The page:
People living with migraine commonly have difficulty sleeping. Disrupted sleep habits, decreased sleep quality, and sleep disorders can leave a person feeling exhausted. In fact, a study of 226 people with migraine found that almost 60 percent experience fatigue from the condition. Luckily, there are steps you can take to ensure better, more restful sleep.
MyMigraineTeam members are open about the ways their migraine symptoms affect their sleep patterns. Some say their migraine attacks are often so painful they wake abruptly from sound sleep. In many cases, this poor sleep leaves them feeling drained of energy: “I feel like I’m half drunk/hungover,” wrote one member, “especially in the mornings. My eyes feel like lead, and I find it hard to concentrate and focus.” Another member admitted that losing sleep had “a draining effect on my so-called life.”
Some members with difficulty sleeping have shared that they alternate between feeling “wired” and completely sapped. “Either I’m wide awake all night and day,” shared one member, “or I can’t keep my eyes open.” Others find that they feel exhausted all the time: “Fatigue, brain fog, no energy whatsoever, no drive or ambition,” said one member.
A lack of quality sleep can leave a person with little physical or mental energy to stay productive. Some members write that these effects leave them feeling guilty about lower productivity, distanced from their peers, and unable to participate fully in social or family activities.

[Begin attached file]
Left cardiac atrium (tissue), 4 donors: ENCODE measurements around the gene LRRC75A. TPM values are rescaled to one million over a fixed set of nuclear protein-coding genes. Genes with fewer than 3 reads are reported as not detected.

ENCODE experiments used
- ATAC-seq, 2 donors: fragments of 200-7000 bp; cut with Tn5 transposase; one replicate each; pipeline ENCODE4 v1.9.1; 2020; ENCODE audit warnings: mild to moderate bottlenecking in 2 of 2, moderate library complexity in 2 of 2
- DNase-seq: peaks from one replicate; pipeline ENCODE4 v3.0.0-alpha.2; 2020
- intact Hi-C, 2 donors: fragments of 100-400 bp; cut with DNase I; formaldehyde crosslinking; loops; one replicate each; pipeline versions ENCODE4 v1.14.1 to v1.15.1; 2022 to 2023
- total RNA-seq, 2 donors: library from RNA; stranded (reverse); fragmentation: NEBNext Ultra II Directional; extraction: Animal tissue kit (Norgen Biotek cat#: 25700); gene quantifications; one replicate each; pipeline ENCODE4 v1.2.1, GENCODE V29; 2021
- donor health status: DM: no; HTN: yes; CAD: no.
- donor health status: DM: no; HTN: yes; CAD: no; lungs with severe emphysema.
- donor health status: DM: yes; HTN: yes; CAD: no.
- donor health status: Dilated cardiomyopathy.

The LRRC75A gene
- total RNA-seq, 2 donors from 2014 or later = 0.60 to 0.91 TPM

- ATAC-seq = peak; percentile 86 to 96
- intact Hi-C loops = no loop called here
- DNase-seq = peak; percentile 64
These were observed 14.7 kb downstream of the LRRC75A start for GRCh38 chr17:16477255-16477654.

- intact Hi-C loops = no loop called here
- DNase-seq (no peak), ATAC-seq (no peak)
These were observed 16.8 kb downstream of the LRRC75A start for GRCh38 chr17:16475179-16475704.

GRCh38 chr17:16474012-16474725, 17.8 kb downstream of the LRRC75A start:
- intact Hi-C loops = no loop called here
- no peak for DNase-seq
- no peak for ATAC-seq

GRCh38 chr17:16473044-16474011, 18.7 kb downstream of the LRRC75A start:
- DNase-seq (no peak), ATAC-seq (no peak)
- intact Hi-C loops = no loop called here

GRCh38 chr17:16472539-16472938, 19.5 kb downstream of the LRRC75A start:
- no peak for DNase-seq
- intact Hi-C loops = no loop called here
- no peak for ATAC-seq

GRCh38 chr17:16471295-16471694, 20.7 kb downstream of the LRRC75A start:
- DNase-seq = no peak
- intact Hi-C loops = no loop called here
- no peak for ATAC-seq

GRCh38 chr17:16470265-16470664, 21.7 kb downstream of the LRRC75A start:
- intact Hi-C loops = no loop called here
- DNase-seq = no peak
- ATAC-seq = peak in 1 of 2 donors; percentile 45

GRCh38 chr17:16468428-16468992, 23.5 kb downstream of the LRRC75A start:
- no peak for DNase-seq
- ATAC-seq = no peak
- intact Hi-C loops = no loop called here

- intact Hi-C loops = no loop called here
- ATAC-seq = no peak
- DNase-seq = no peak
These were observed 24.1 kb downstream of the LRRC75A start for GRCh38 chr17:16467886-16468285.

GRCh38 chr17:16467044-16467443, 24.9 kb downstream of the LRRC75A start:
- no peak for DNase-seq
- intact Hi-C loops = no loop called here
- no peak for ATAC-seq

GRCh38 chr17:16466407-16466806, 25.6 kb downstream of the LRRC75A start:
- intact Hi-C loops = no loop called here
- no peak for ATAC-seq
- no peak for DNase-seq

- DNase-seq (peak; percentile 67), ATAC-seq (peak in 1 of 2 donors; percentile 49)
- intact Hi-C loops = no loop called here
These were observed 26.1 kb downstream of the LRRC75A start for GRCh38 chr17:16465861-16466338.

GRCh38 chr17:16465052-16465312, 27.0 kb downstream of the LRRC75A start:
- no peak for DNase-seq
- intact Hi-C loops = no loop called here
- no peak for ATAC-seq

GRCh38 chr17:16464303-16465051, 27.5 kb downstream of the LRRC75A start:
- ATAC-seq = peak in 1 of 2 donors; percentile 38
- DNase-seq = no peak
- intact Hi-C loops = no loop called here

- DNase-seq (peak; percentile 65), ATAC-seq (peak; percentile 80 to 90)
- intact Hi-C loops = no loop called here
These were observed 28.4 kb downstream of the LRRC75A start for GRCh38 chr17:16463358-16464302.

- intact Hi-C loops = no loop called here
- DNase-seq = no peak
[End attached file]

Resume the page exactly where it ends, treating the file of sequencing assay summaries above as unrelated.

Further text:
Oftentimes, lack of sleep is a trigger for migraine attacks, rather than a symptom of migraine. Sleep disorders, sleep deprivation, and sleep overload are all widely accepted as factors that contribute to migraine attacks. Previous studies have suggested a negative correlation between hours of sleep and the severity of migraine. In other words, the less sleep a person gets, the more severe their migraine attacks are likely to be.
However, as many of those living with migraine know, sleep problems can also occur as the result of migraine attacks.
Some people with migraine cite the pain of headaches as the culprit for the loss of sleep. One MyMigraineTeam member said, “I’m having a sucky day, suffering majorly from pain and exhaustion and I can’t sleep.” This exhaustion following a migraine is known as the postdrome phase or, more colloquially, a migraine hangover. Another member replied to this post saying they also experience pain-related insomnia (“painsomnia”), writing that they are “sleeping four hours a night, on average.” Others blame their headaches for waking them up several times each night and making falling back asleep even more difficult.